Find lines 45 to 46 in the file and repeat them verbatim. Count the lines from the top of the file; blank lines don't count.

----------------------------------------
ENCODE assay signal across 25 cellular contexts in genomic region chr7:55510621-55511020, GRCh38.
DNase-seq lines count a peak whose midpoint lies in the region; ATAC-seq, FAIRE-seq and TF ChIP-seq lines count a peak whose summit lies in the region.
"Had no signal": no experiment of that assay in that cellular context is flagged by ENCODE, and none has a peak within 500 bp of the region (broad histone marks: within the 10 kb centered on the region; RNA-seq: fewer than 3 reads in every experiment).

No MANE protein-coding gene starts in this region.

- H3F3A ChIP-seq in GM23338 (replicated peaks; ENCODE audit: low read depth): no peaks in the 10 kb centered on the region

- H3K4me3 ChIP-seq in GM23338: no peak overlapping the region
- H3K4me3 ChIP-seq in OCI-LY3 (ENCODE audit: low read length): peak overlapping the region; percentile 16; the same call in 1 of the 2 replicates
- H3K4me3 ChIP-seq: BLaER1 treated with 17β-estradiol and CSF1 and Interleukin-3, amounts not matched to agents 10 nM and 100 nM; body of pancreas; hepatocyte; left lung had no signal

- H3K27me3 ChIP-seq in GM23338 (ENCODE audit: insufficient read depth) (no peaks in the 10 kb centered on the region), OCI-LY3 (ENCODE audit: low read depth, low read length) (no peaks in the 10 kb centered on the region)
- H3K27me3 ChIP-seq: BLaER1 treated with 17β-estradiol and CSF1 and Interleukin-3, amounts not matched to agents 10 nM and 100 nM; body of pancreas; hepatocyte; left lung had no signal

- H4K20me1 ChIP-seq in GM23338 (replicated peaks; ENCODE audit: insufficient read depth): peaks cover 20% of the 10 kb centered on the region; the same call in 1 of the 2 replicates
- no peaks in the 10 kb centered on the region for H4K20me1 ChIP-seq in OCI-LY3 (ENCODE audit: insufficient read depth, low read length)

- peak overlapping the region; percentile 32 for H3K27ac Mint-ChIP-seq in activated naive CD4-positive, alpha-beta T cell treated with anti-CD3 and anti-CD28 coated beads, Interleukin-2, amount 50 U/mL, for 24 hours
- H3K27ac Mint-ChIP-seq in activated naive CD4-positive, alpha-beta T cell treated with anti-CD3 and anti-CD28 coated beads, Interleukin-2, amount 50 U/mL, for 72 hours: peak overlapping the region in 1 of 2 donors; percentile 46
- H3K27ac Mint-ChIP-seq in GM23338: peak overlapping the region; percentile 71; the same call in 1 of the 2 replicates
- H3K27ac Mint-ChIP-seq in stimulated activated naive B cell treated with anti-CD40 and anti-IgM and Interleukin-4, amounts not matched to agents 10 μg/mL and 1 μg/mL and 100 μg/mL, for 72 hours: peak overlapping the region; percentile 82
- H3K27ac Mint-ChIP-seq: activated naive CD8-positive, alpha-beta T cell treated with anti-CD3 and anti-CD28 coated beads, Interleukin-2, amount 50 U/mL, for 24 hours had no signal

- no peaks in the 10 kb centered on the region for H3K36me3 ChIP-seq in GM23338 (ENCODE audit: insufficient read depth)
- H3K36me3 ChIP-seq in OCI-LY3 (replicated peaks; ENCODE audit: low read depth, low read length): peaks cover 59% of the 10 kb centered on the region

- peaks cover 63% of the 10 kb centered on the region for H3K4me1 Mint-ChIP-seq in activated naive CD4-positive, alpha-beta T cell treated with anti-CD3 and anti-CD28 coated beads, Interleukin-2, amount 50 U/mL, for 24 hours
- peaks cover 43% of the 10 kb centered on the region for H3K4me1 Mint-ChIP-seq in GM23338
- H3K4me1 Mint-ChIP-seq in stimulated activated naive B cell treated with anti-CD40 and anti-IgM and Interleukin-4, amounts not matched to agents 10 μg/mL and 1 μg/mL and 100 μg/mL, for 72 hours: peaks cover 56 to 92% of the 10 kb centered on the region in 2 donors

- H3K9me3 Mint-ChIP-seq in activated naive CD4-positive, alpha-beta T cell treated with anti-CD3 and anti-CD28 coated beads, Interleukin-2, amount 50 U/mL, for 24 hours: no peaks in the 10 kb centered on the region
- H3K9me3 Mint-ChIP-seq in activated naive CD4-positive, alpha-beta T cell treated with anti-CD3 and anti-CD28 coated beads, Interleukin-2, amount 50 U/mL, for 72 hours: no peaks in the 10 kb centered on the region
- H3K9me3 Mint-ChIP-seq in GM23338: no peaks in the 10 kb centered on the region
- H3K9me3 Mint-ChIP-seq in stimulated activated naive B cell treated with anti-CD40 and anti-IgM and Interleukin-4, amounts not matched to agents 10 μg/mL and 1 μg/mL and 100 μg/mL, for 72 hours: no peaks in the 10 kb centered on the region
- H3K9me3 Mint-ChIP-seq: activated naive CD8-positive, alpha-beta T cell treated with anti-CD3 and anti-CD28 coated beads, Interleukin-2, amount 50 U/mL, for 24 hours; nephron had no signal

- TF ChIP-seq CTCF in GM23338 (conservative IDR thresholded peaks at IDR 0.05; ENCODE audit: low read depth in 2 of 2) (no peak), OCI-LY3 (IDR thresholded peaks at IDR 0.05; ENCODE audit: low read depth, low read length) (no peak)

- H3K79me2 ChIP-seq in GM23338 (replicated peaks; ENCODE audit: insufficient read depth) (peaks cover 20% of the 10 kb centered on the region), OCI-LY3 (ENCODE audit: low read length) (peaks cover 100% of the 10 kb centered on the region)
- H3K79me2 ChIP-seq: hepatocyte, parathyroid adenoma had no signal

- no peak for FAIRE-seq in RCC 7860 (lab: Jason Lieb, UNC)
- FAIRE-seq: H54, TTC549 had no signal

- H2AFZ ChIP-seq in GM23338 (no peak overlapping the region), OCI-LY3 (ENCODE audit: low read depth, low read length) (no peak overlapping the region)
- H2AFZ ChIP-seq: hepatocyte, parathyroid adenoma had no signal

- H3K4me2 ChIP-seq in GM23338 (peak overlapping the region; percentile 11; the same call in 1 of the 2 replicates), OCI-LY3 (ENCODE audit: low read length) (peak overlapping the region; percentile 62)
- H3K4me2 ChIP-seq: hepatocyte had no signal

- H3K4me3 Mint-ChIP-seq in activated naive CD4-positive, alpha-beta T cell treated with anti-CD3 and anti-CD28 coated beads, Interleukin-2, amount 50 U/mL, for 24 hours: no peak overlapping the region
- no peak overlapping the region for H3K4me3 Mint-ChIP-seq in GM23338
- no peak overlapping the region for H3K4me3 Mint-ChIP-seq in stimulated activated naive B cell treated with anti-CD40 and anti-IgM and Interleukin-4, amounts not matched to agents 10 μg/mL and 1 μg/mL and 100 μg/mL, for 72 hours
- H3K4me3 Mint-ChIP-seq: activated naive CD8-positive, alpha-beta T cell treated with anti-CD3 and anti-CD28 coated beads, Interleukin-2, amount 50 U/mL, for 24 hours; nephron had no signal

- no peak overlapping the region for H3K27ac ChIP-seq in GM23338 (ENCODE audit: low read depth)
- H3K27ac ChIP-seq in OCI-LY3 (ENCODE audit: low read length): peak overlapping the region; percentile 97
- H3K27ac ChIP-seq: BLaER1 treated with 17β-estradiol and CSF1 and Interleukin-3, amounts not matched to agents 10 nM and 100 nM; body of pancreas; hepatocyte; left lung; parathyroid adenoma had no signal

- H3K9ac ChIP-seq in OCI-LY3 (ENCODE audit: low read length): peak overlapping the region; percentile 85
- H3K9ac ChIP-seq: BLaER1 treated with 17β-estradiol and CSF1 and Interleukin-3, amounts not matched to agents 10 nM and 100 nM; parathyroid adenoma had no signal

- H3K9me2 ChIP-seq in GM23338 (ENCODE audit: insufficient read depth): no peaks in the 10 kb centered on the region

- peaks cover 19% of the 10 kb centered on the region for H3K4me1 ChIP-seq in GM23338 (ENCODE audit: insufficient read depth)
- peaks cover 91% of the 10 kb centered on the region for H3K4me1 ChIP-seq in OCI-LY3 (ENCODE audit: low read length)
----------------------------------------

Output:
- H3K9ac ChIP-seq: BLaER1 treated with 17β-estradiol and CSF1 and Interleukin-3, amounts not matched to agents 10 nM and 100 nM; parathyroid adenoma had no signal

- H3K9me2 ChIP-seq in GM23338 (ENCODE audit: insufficient read depth): no peaks in the 10 kb centered on the region